Lawyers on standby at O’Hare as Travel Ban 2.0 goes into effect

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CHICAGO -- On the day the Trump “Travel Ban 2.0” is set to take effect, attorneys were on standby at O'Hare airport to help mediate in case any disputes arise from someone being denied entry into the U.S.

The Trump administration  set new criteria for visa applicants from six mainly Muslim nations and all refugees that require a “close” family or business tie to the United States. The move came after the Supreme Court partially restored President Donald Trump’s executive order that was widely criticized as a ban on Muslims.

Visas that have already been approved will not be revoked, but instructions issued by the State Department say that new applicants from Syria, Sudan, Somalia, Libya, Iran and Yemen must prove a relationship with a parent, spouse, child, adult son or daughter, son-in-law, daughter-in-law or sibling already in the United States to be eligible. The same requirement, with some exceptions, holds for would-be refugees from all nations that are still awaiting approval for admission to the U.S.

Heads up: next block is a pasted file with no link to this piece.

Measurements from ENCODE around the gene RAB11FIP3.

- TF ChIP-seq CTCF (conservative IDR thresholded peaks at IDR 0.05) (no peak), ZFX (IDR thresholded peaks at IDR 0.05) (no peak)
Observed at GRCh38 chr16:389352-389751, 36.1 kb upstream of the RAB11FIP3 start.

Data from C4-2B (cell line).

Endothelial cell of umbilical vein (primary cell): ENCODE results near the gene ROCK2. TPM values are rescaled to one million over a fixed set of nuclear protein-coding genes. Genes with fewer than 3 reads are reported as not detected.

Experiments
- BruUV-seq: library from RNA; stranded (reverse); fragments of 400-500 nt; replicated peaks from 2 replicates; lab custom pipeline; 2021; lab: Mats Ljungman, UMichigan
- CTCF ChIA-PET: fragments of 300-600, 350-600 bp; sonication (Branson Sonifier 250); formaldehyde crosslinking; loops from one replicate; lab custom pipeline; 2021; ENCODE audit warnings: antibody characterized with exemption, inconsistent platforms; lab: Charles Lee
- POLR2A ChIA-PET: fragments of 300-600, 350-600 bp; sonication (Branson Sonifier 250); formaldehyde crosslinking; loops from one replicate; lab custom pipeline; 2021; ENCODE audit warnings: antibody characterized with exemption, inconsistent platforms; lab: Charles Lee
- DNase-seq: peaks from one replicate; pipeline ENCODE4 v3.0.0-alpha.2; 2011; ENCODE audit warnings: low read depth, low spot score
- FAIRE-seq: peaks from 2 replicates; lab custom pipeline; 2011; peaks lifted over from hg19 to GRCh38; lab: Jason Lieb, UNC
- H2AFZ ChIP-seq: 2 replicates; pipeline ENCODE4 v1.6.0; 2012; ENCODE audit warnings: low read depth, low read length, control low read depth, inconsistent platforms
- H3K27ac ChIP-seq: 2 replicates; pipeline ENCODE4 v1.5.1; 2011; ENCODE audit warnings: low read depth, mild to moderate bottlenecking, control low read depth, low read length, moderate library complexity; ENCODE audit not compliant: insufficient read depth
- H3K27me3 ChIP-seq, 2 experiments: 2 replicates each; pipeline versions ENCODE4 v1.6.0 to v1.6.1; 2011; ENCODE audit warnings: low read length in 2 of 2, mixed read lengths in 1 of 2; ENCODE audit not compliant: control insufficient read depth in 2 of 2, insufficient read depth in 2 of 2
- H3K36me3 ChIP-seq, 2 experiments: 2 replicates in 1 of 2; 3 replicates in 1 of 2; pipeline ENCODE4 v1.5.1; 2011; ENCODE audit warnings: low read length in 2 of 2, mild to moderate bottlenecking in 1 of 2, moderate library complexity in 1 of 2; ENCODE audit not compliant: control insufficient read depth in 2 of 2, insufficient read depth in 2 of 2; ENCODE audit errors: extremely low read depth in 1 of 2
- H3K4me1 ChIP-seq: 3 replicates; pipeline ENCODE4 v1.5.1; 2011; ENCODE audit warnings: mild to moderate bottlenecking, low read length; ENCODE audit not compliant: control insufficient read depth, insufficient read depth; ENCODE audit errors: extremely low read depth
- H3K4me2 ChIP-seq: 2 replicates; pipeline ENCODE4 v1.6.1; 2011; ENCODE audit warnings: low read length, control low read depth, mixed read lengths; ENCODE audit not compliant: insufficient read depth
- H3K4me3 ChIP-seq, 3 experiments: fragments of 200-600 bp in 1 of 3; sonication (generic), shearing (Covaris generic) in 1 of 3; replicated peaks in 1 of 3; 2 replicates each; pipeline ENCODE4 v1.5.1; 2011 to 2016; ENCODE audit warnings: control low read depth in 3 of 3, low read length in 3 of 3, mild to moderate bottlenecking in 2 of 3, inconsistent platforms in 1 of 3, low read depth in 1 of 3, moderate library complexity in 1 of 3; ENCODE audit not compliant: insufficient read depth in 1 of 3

Grandparents, grandchildren, aunts, uncles, nieces, nephews, cousins, brothers-laws and sisters-in-law, fiancees or other extended family members are not considered to be close relationships, according to the guidelines

The travel ban comes as the House could vote today on two immigrant related bills in Washington.

Kate's Law named after a woman in San Francisco, a sanctuary city, killed by a man in 2015 from Mexico who was in the country illegally and was a repeat felony offender.

If passed an undocumented immigrant previously convicted of a crime who tries to enter the country again could face up to 10 to 25 years in prison.

The second bill called the “no sanctuary for criminals” would slash federal funds to cities that protect them. Chicago is a “Sanctuary City” under Mayor Emanuel. Today, at an event at City Hall, Emanuel reiterated his belief of keeping Chicago a city of open arms especially for children of who he refers to as dreamers.



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